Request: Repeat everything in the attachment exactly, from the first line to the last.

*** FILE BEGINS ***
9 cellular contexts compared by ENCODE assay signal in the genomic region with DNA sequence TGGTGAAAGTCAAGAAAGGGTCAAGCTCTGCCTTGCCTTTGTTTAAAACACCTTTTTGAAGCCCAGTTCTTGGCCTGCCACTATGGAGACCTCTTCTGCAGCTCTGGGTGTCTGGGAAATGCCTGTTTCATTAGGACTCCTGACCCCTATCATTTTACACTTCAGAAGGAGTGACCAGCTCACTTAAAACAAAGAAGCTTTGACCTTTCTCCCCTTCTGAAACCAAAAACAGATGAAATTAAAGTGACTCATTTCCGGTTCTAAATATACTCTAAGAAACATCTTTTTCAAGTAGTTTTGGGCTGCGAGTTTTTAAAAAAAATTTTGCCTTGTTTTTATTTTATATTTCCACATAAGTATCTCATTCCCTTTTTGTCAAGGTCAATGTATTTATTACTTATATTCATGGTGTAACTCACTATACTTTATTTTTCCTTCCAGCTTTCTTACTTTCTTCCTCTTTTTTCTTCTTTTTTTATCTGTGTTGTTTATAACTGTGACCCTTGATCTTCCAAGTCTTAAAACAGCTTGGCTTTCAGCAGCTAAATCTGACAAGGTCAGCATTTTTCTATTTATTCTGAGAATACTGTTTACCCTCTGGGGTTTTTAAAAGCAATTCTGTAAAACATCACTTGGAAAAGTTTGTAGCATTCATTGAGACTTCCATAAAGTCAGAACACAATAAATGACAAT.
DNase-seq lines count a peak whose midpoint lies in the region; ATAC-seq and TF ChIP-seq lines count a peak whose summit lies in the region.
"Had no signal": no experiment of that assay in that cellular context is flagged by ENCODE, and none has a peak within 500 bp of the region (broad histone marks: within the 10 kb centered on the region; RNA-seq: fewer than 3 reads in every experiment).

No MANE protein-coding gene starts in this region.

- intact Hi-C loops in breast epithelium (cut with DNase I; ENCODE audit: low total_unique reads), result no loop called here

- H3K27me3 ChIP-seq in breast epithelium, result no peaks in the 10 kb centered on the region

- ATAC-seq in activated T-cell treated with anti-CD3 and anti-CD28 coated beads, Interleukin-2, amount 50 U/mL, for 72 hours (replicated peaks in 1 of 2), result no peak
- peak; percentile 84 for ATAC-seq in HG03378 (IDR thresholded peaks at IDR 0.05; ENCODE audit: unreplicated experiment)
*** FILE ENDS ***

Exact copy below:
9 cellular contexts compared by ENCODE assay signal in the genomic region with DNA sequence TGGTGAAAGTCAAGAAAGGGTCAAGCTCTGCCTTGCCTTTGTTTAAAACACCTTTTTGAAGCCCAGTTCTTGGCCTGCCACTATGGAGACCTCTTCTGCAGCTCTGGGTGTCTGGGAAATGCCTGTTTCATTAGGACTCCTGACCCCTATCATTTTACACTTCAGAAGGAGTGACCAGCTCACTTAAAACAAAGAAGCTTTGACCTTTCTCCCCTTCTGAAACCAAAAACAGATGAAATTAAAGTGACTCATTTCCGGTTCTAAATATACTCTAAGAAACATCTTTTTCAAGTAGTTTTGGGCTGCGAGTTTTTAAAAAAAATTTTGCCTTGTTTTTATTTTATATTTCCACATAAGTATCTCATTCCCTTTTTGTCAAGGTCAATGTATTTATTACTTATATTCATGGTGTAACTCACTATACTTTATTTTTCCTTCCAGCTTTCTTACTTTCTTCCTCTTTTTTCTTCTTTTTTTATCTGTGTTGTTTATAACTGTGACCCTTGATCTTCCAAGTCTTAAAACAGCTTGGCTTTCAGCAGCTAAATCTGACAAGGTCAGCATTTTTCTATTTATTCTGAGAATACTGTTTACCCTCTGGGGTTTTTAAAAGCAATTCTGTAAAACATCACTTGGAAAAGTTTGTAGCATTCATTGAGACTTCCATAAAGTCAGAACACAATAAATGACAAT.
DNase-seq lines count a peak whose midpoint lies in the region; ATAC-seq and TF ChIP-seq lines count a peak whose summit lies in the region.
"Had no signal": no experiment of that assay in that cellular context is flagged by ENCODE, and none has a peak within 500 bp of the region (broad histone marks: within the 10 kb centered on the region; RNA-seq: fewer than 3 reads in every experiment).

No MANE protein-coding gene starts in this region.

- intact Hi-C loops in breast epithelium (cut with DNase I; ENCODE audit: low total_unique reads), result no loop called here

- H3K27me3 ChIP-seq in breast epithelium, result no peaks in the 10 kb centered on the region

- ATAC-seq in activated T-cell treated with anti-CD3 and anti-CD28 coated beads, Interleukin-2, amount 50 U/mL, for 72 hours (replicated peaks in 1 of 2), result no peak
- peak; percentile 84 for ATAC-seq in HG03378 (IDR thresholded peaks at IDR 0.05; ENCODE audit: unreplicated experiment)